“But the fact is,” I continued, “that despite their sadness, and despite my guilt, and despite Egan’s anger, I went ahead and did what I needed to do for myself. In the end, it’s selfish.”
“I think you’re wrong there. It feels selfish at the time, because the pain is excruciating, but there is no nobility in hanging on to something that is miserable and false. We have to fight for our happiness in life.”
I knew I wanted to read this book as soon as I heard about it. I love Janeway (the captain from Star Trek: Voyager, who Kate Mulgrew played for seven years, for those of you who are somehow unaware), and I love Red (her character on Orange is the New Black). She always plays these super-in-charge, competent yet vulnerable women that I’m instantly drawn to. Turns out a lot of it has to do with Ms. Mulgrew herself, who is a take no prisoners, ballsy Irish broad who has no qualms about loving her profession, and taking pride in her work.
What I didn’t expect was to find that not only is the book entertaining, it is absurdly well-written. Her writing is lyrical and moving, and it has a style all its own. She writes about her life, from birth until the year 2001, in a series of vignettes that manage to capture the things she cares about he most, the events in her life that have shaped her into herself. And it’s all anchored by the imagery of that title, Born With Teeth, which is a reference to her having been born with a full set of neo-natal teeth. But it works nicely as a metaphor for the way she comes at life.
She takes us through her early family life, as one of eight children in a sprawling Irish Catholic family, the deaths of siblings, her burgeoning career, her most significant professional achievements, and her most personal sorrows. The blurb on the book makes a big deal of the daughter she gives away at the age of twenty-two, and then spends years mourning, regretting her decision. The births of her second two children, her marriages, her successes, all have that running undercurrent of loss. The blurb would hve you believe giving up her daughter was the centerpiece of her life, but really it’s just a single piece in a very large puzzle (even if it is a large piece that affects all the other pieces in some ways . . . this metaphor is falling apart).
She writes so eloquently about falling in love, being assaulted, loving her work, bad jobs, the special bond of female friendship, the end of a marriage and the birth of her children. Perhaps the only thing that began to grate after a while is that she does focus very much on her love life, and I kept wanting more professional stories (especially about Star Trek), and stories about her family (including her burgeoning relationship with her adopted daughter). But I feel like that’s a personal reaction. This is her life story, and she writes about what makes her her, love being a very large part of that.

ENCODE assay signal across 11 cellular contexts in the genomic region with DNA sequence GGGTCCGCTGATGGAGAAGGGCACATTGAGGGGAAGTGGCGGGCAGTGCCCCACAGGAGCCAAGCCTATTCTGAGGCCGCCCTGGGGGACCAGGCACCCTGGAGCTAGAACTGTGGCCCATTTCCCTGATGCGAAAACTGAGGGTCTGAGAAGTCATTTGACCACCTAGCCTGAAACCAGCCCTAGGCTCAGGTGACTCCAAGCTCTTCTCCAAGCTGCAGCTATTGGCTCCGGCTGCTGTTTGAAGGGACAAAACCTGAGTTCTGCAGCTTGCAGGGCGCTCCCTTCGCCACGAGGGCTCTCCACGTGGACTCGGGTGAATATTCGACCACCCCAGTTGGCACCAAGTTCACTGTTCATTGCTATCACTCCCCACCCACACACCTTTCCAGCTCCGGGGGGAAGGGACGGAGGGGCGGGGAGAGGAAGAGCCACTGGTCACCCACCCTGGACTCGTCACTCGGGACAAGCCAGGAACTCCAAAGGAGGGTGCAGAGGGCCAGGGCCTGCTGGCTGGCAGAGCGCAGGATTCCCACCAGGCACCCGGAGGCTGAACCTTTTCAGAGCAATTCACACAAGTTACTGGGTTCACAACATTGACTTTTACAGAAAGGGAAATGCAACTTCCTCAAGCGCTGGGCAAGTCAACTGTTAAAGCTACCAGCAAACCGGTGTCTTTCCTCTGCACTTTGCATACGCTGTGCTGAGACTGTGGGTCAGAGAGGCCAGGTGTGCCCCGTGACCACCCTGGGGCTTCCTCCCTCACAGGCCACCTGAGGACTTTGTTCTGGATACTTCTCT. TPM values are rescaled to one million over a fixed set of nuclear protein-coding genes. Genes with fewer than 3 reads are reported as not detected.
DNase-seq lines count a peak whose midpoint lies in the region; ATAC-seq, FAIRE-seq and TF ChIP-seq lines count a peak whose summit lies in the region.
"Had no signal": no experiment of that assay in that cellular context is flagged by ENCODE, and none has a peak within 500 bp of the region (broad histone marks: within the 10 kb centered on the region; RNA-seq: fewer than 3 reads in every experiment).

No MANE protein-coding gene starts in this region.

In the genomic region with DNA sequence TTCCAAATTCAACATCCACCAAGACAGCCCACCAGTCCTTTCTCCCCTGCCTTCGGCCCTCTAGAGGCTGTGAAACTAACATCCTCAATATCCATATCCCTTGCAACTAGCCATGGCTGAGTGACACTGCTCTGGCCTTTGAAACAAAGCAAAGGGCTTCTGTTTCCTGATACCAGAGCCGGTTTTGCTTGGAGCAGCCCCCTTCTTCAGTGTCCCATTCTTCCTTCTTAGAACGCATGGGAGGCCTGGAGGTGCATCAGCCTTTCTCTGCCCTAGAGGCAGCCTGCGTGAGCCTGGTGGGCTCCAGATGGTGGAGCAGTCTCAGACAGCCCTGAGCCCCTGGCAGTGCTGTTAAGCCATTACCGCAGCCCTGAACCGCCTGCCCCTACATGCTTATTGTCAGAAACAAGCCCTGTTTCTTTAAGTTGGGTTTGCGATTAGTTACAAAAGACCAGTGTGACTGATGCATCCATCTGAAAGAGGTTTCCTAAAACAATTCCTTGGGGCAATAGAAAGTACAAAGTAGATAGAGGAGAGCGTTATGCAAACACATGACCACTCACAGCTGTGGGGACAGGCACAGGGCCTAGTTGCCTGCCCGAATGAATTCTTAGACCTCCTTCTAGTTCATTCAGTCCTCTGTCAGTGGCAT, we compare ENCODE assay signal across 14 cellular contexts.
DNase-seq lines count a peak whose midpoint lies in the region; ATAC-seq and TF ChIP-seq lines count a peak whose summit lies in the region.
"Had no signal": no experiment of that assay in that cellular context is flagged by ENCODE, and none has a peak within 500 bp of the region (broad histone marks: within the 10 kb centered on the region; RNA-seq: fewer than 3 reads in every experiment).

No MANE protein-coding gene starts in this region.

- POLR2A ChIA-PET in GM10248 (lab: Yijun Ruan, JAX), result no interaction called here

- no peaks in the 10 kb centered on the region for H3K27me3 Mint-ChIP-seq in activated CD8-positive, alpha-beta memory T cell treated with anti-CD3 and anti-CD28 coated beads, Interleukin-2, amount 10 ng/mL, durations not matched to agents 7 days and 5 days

I highly recommend this book, especially in audio. She reads her own story with aplomb, and it ends up feeling very confessional, like an old friend is sitting down with you for coffee or drinks and unburdening her soul.
Here are some quoteses:
“They loved her because she was an independent spirit, unafraid to speak her mind, passionate, impetuous, and brave. Seldom lauded for her beauty, Mary Ryan had something else to offer, something women could grab ahold of and understand. She had a powerful sense of self, and this proved more magnetic and more relatable than any other single quality.”
“Actresses. What a bunch of sad saps we are, I thought. Madly in love with the child. Madly in love with the craft. Trying desperately to forge an alliance between the two, and constantly failing. If I were a man, I said to myself, none of this would be in question … Picasso wasn’t in conflict, you can bet your bottom dollar on that. He said, Scram! I need to work, and his mistresses and their spawn ran for the hills. Dickens wasn’t in conflict. He had ten children and wrote as many novels in almost as many years, because it was both understood and appreciated that he was gifted, famous, and rich. The male artist has always been respected.”
“Grief moves through the system much as love does. It seeks expression. So I put my grief where it naturally belonged, in the company of an old and experienced wound. I gathered my feelings, shattered, scattered, and wild, and locked them in the same place where I kept my feelings about my daughter. The work did not let me down, and neither did the part. When Mulgrew suffered, Janeway picked her up. And when Janeway felt like giving up, Mulgrew slapped her into shape. I was put to good use in every way, and this saved me.”